“ Because swimmers tend to tighten up when we want to get anywhere, direction is important. But this has little to do with posture or alignment and certainly nothing to do with 'strengthening your core'."
People who don't know very much about the Alexander Technique tend to think it's all about posture and alignment, holding yourself better.
It's easy to see that swimming with the Alexander Technique improves alignment in the water. But the AT is more concerned with prevention than learning to do things with right posture. It's about becoming aware of what you're doing (wrong) and learning to think your way out of that tendency.
The way your body looks when you do Alexander work may change but this is an incidental benefit. It's what you're thinking that counts, what's going on inside. Instead of doing exercises or fixing yourself into right positions, you learn to wake up to what you're doing in response to a stimulus, to let things quieten down and to stop doing that thing, if you can.
The big one is tightening your neck. In the water, this usually means holding on to your head, restricting your breathing and failing to let the water support you.
Because learners respond fearfully to the stimulus of water, overdoing their breathing, tensing to hold themselves up, making effort where it isn't needed, the awareness and prevention side of the Alexander Technique is of real importance.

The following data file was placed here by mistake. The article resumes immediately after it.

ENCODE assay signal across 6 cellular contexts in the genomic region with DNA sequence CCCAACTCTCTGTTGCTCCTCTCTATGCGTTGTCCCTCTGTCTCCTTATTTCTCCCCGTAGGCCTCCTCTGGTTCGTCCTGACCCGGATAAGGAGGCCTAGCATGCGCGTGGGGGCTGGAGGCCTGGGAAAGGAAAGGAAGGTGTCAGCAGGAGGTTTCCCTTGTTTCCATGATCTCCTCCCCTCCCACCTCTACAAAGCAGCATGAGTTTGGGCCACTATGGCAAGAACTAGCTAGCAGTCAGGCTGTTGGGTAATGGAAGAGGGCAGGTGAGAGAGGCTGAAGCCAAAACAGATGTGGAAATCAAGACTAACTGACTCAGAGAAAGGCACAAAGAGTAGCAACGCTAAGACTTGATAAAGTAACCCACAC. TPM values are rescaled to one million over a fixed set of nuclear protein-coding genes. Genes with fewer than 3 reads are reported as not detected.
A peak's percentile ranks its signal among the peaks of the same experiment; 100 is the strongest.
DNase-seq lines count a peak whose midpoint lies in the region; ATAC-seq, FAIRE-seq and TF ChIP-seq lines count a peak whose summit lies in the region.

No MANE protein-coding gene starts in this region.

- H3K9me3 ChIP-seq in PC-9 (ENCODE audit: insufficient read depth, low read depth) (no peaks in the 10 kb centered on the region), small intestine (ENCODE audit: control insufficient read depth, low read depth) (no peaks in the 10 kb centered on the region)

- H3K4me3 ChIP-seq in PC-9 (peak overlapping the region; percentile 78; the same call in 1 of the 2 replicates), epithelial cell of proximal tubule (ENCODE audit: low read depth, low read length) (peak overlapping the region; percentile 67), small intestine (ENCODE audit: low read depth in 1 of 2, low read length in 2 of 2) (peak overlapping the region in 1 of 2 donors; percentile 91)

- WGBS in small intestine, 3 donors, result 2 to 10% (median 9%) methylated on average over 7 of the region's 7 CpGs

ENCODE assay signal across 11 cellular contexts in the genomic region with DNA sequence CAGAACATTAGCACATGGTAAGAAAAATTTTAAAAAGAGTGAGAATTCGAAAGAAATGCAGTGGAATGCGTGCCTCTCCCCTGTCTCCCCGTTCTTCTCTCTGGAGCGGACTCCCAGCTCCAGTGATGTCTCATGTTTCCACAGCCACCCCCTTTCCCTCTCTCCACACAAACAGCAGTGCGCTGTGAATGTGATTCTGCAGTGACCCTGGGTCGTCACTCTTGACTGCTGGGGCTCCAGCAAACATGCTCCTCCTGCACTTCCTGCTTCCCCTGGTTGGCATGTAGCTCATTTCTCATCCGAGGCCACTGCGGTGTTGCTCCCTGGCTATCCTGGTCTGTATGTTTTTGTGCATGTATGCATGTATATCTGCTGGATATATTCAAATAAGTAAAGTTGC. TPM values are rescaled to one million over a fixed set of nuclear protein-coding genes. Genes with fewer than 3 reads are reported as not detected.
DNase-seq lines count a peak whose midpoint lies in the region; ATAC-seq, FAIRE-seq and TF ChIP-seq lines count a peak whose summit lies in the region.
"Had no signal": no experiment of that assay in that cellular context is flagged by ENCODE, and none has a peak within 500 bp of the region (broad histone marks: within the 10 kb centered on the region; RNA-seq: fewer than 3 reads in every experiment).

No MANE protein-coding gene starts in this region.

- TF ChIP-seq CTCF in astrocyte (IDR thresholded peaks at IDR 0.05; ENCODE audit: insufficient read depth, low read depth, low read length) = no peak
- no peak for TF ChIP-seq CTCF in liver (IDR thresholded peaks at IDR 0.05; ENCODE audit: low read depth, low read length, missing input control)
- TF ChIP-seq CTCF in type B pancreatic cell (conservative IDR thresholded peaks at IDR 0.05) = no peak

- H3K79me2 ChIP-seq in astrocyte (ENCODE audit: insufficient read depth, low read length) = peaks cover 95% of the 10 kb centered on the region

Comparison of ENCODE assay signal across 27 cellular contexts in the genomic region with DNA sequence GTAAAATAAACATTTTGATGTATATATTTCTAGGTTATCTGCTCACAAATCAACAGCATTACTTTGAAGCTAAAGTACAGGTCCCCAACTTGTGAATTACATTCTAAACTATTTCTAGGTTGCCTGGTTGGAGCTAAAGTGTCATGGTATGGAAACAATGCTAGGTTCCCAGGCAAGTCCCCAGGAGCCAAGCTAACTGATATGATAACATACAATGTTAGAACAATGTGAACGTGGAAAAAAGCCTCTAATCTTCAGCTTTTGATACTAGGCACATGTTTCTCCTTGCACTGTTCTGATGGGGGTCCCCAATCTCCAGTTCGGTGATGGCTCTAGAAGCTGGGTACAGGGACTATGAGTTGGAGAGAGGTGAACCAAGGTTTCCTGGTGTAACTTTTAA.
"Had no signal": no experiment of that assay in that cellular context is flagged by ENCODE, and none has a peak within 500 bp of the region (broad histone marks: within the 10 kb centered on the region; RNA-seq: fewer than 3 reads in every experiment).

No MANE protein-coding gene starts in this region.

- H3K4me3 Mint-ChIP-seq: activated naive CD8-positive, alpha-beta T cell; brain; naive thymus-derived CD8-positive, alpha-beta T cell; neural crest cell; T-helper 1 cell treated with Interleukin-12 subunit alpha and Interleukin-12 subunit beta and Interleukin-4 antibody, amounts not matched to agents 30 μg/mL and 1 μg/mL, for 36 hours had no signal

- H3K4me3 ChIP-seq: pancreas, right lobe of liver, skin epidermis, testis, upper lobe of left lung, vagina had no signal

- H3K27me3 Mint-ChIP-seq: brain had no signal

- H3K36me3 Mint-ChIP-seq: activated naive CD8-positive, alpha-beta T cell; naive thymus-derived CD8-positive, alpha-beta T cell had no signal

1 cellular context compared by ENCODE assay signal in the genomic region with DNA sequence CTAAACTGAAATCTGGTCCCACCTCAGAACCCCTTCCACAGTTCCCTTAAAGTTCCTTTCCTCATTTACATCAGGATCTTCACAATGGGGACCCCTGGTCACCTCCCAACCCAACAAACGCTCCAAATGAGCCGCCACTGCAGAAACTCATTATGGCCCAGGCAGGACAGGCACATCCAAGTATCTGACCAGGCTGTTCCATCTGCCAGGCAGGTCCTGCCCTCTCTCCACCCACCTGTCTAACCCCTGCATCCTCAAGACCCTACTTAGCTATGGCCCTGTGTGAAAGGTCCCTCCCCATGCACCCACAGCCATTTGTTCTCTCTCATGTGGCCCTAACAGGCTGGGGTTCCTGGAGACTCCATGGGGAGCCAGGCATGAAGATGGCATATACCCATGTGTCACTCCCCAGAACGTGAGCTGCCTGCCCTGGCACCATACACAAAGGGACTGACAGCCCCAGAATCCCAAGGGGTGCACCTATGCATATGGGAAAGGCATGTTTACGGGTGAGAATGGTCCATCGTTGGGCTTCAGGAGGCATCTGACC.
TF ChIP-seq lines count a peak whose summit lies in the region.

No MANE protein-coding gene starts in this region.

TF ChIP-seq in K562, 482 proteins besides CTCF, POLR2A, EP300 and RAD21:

And because swimmers tighten up when we want to get anywhere, direction - thinking about where we want to go and sending energy to help us on our way - is important too. But this has little to do with posture or alignment. It certainly has nothing to do with 'strengthening your core'.....
The Alexander Technique does have everything to do with our brain and nervous system, our balance, integrity in our head/ neck and back and freer breathing as an effect of this.
This is from Patrick MacDonald, The Alexander Technique As I See It:
“I think it might be useful to list the items that, taken together, I believe make the Alexander Technique one unlike any other. They are:
Recognition of the
Force of Habit
Inhibition and Non-Doing
Recognition of Faulty Sensory Awareness
The Primary Control*
If one meets a technique that has some similarity to the Alexander Technique, run these five simple items over it and see what is missing.”
*(natural, dynamic relationship between head and spine, which determines quality of movement and rest).
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“In these posts we want to encourage anyone who'd like things to be easier in the water. You may be a non-swimmer struggling to trust the water, an improver trying to understand how the strokes work, a recreational or fitness swimmer who tires easily, perhaps with aches and pains, or a swimming teacher looking for a different approach. Two questions running through this blog are: What is it about being in water that makes us happy and benefits our health? Where does our focus need to be, to enjoy these benefits?
If you find a post helpful, see the links underneath it to others with similar themes. Oh, and if you're on Facebook, please click 'Like'."Ian and Cheryl Cross - Swimming Without Stress